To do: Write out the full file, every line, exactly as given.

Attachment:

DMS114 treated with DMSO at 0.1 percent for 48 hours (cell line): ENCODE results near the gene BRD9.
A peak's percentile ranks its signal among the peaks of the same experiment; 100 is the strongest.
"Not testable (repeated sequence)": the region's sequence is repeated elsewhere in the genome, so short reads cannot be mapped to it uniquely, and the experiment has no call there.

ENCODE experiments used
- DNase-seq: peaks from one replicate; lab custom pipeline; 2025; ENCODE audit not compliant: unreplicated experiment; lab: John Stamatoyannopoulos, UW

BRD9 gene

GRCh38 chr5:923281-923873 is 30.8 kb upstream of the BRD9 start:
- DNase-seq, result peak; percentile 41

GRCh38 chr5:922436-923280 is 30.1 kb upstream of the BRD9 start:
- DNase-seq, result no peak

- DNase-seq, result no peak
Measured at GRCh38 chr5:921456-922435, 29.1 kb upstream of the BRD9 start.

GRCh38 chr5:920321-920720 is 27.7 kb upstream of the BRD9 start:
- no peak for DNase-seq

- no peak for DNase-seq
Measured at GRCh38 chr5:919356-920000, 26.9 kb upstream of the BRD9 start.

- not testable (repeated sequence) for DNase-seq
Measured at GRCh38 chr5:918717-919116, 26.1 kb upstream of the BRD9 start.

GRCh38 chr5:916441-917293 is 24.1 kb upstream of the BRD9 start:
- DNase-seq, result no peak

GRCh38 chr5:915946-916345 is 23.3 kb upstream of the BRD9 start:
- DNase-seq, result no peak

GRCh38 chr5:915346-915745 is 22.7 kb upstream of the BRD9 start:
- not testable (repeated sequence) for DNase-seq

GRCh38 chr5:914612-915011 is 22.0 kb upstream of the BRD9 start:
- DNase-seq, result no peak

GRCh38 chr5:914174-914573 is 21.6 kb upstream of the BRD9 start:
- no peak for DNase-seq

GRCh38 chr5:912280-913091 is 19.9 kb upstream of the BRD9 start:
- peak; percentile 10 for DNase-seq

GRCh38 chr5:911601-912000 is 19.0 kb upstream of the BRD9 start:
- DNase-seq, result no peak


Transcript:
DMS114 treated with DMSO at 0.1 percent for 48 hours (cell line): ENCODE results near the gene BRD9.
A peak's percentile ranks its signal among the peaks of the same experiment; 100 is the strongest.
"Not testable (repeated sequence)": the region's sequence is repeated elsewhere in the genome, so short reads cannot be mapped to it uniquely, and the experiment has no call there.

ENCODE experiments used
- DNase-seq: peaks from one replicate; lab custom pipeline; 2025; ENCODE audit not compliant: unreplicated experiment; lab: John Stamatoyannopoulos, UW

BRD9 gene

GRCh38 chr5:923281-923873 is 30.8 kb upstream of the BRD9 start:
- DNase-seq, result peak; percentile 41

GRCh38 chr5:922436-923280 is 30.1 kb upstream of the BRD9 start:
- DNase-seq, result no peak

- DNase-seq, result no peak
Measured at GRCh38 chr5:921456-922435, 29.1 kb upstream of the BRD9 start.

GRCh38 chr5:920321-920720 is 27.7 kb upstream of the BRD9 start:
- no peak for DNase-seq

- no peak for DNase-seq
Measured at GRCh38 chr5:919356-920000, 26.9 kb upstream of the BRD9 start.

- not testable (repeated sequence) for DNase-seq
Measured at GRCh38 chr5:918717-919116, 26.1 kb upstream of the BRD9 start.

GRCh38 chr5:916441-917293 is 24.1 kb upstream of the BRD9 start:
- DNase-seq, result no peak

GRCh38 chr5:915946-916345 is 23.3 kb upstream of the BRD9 start:
- DNase-seq, result no peak

GRCh38 chr5:915346-915745 is 22.7 kb upstream of the BRD9 start:
- not testable (repeated sequence) for DNase-seq

GRCh38 chr5:914612-915011 is 22.0 kb upstream of the BRD9 start:
- DNase-seq, result no peak

GRCh38 chr5:914174-914573 is 21.6 kb upstream of the BRD9 start:
- no peak for DNase-seq

GRCh38 chr5:912280-913091 is 19.9 kb upstream of the BRD9 start:
- peak; percentile 10 for DNase-seq

GRCh38 chr5:911601-912000 is 19.0 kb upstream of the BRD9 start:
- DNase-seq, result no peak